Winter Solstice

The Winter Solstice, one of the traditional Chinese festivals, is also known as "Dongzhi Festival." It is an important solar term in the Chinese lunar calendar, marking the longest night and shortest day of the year as the sun reaches its lowest point in the northern hemisphere. With ancient origins, the Winter Solstice has a rich cultural heritage and historical significance in Chinese tradition.

On this day, families reunite to enjoy tangyuan, symbolizing unity and completeness. Apart from promoting togetherness, the Winter Solstice is also a time for ancestor worship and praying for blessings in the coming year. In various regions, people celebrate with temple fairs, folk performances, and a wide range of customs and traditions.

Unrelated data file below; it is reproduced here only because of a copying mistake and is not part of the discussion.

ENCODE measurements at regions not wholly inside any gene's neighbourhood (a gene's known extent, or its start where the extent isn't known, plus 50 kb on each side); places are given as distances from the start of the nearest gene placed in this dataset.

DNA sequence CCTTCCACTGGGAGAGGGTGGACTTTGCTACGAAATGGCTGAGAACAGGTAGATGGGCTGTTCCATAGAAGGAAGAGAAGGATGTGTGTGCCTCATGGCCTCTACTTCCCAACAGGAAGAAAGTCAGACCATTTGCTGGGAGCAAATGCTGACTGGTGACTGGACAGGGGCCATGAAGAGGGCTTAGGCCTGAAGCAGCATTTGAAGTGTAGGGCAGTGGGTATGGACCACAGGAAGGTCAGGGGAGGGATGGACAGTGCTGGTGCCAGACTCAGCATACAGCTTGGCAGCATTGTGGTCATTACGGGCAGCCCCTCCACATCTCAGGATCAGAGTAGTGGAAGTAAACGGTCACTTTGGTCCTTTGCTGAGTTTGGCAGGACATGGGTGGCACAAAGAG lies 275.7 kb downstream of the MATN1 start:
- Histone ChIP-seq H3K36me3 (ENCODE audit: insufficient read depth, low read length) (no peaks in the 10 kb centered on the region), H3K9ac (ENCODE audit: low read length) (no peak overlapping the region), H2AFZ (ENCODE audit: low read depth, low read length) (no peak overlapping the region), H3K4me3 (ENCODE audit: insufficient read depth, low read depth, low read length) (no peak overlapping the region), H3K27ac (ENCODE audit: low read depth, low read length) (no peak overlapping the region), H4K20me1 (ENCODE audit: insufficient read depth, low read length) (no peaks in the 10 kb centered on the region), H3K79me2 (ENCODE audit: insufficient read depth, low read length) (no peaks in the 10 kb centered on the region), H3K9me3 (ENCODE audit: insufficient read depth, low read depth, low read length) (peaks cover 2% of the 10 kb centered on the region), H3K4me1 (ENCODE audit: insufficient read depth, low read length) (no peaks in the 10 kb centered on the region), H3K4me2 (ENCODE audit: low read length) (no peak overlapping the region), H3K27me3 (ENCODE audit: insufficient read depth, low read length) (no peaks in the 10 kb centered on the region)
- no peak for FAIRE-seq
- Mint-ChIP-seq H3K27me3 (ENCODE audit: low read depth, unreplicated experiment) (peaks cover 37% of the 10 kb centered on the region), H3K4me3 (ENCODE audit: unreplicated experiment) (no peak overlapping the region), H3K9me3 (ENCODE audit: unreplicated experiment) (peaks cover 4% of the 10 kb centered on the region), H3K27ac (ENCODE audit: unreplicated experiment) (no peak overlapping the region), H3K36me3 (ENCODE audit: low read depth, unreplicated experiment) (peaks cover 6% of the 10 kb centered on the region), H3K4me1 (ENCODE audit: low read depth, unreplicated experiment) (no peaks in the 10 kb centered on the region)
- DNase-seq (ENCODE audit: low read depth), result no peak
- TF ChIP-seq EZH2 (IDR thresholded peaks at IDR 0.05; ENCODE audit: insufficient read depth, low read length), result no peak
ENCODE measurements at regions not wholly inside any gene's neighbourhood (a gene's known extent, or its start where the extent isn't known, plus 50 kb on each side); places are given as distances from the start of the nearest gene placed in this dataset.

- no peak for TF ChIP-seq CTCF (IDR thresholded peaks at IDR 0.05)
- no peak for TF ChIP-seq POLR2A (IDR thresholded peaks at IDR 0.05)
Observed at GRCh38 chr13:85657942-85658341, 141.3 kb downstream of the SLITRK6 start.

The Winter Solstice is regarded as a "small New Year" in China, with diverse regional customs such as decorating with paper-cut window decorations and steaming mantou (Chinese steamed buns) to create a festive atmosphere. Additionally, eating dumplings and other traditional foods is customary on this day, with each region having its own unique ways of celebrating.

In addition,  in many places, ceremonies are held to pray for favorable weather and a bountiful harvest in the coming year.

The Winter Solstice is an important traditional festival for the Chinese people and an integral part of the rich and diverse Chinese culture. We hope that more international friends can understand and experience the customs and culture of the Chinese Winter Solstice, and feel the warmth and beauty it embodies.